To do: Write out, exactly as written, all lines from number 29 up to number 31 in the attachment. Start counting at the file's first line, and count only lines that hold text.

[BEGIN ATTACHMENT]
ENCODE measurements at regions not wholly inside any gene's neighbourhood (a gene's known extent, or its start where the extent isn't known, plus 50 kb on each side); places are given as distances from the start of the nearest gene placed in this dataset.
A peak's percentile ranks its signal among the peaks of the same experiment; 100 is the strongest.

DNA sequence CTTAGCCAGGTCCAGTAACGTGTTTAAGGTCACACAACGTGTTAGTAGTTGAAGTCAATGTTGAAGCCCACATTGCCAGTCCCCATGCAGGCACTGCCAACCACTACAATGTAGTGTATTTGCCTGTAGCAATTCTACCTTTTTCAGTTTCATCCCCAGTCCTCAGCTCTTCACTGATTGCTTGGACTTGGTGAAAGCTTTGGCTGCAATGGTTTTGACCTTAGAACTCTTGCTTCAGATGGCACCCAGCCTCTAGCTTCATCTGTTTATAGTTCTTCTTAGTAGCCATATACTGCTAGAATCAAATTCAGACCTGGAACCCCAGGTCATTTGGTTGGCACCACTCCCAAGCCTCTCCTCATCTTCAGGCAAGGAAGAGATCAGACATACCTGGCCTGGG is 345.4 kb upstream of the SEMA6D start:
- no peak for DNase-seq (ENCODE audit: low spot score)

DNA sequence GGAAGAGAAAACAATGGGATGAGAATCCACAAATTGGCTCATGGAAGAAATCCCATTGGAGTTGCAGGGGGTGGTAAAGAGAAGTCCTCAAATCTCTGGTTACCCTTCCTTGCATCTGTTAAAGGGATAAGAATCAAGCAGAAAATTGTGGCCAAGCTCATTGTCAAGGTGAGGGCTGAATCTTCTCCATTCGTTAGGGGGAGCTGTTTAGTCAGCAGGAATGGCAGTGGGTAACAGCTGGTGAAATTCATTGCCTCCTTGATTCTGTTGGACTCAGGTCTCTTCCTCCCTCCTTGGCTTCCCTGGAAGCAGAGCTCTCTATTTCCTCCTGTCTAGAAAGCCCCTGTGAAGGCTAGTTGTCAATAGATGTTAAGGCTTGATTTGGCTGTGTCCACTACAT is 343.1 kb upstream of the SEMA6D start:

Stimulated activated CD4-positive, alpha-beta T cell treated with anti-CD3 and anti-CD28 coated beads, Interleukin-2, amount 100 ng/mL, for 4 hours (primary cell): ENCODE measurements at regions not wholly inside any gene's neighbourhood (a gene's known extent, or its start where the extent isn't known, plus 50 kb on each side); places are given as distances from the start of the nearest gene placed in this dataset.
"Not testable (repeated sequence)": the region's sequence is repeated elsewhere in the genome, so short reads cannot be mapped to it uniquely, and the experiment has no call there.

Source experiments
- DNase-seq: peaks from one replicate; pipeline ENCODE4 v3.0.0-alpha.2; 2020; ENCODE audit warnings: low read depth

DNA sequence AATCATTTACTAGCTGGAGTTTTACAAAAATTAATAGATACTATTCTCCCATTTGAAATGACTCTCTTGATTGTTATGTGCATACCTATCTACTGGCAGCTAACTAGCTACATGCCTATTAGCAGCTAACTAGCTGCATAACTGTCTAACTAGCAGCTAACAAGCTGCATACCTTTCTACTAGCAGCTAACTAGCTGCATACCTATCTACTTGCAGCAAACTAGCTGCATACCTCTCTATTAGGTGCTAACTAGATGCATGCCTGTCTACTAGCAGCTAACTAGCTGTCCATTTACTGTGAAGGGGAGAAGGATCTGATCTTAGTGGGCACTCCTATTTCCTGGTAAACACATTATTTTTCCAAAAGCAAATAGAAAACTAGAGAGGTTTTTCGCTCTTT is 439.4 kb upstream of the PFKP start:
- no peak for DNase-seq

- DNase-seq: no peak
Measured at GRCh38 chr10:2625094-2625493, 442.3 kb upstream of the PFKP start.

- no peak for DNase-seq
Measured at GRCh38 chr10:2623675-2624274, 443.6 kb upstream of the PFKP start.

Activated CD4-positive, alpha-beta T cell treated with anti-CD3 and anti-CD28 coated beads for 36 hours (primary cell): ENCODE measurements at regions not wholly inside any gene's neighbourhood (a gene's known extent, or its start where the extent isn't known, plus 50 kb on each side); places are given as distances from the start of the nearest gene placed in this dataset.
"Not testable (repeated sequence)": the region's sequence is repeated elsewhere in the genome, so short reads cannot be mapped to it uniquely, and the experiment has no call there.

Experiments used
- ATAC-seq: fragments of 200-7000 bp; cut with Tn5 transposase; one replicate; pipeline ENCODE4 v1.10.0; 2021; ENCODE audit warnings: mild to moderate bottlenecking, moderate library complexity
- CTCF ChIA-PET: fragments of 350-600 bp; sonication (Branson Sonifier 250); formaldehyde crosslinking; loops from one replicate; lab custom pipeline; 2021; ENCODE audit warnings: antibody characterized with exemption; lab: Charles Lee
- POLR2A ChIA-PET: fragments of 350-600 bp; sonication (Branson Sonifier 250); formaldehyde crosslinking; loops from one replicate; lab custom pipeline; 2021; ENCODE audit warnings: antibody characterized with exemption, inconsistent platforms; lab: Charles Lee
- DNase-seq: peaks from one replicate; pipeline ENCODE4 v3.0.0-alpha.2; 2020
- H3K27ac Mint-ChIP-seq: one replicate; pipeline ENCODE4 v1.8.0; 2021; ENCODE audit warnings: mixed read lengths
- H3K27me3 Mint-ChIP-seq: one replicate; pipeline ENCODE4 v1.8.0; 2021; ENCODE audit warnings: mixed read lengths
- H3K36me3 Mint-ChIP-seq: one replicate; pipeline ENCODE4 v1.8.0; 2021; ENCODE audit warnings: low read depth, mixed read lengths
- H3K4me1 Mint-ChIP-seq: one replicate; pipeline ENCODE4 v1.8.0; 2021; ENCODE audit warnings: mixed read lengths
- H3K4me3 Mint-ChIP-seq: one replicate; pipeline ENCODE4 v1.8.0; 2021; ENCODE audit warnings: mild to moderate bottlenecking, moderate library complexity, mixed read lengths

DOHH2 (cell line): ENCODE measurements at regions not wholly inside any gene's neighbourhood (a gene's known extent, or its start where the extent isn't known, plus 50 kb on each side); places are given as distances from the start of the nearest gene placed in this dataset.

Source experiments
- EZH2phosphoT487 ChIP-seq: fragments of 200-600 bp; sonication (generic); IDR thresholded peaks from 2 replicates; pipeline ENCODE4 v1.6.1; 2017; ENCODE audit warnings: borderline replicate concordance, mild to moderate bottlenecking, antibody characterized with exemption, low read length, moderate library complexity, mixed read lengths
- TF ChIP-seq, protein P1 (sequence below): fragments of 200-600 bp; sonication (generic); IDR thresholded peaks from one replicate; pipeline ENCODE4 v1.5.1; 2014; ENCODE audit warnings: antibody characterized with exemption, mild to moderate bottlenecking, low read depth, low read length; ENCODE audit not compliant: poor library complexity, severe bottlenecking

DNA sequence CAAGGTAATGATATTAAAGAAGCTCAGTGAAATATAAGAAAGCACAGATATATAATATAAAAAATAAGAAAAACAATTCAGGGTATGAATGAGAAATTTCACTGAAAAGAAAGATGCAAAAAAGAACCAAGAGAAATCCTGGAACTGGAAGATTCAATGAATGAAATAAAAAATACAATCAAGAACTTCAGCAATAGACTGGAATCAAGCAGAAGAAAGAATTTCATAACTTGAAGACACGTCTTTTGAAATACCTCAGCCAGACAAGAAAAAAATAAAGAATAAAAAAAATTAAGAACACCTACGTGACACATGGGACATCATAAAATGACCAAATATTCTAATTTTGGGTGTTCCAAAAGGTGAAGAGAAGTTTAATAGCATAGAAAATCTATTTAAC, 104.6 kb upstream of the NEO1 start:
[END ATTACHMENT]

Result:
Source experiments
- EZH2phosphoT487 ChIP-seq: fragments of 200-600 bp; sonication (generic); IDR thresholded peaks from 2 replicates; pipeline ENCODE4 v1.6.1; 2017; ENCODE audit warnings: borderline replicate concordance, mild to moderate bottlenecking, antibody characterized with exemption, low read length, moderate library complexity, mixed read lengths
- TF ChIP-seq, protein P1 (sequence below): fragments of 200-600 bp; sonication (generic); IDR thresholded peaks from one replicate; pipeline ENCODE4 v1.5.1; 2014; ENCODE audit warnings: antibody characterized with exemption, mild to moderate bottlenecking, low read depth, low read length; ENCODE audit not compliant: poor library complexity, severe bottlenecking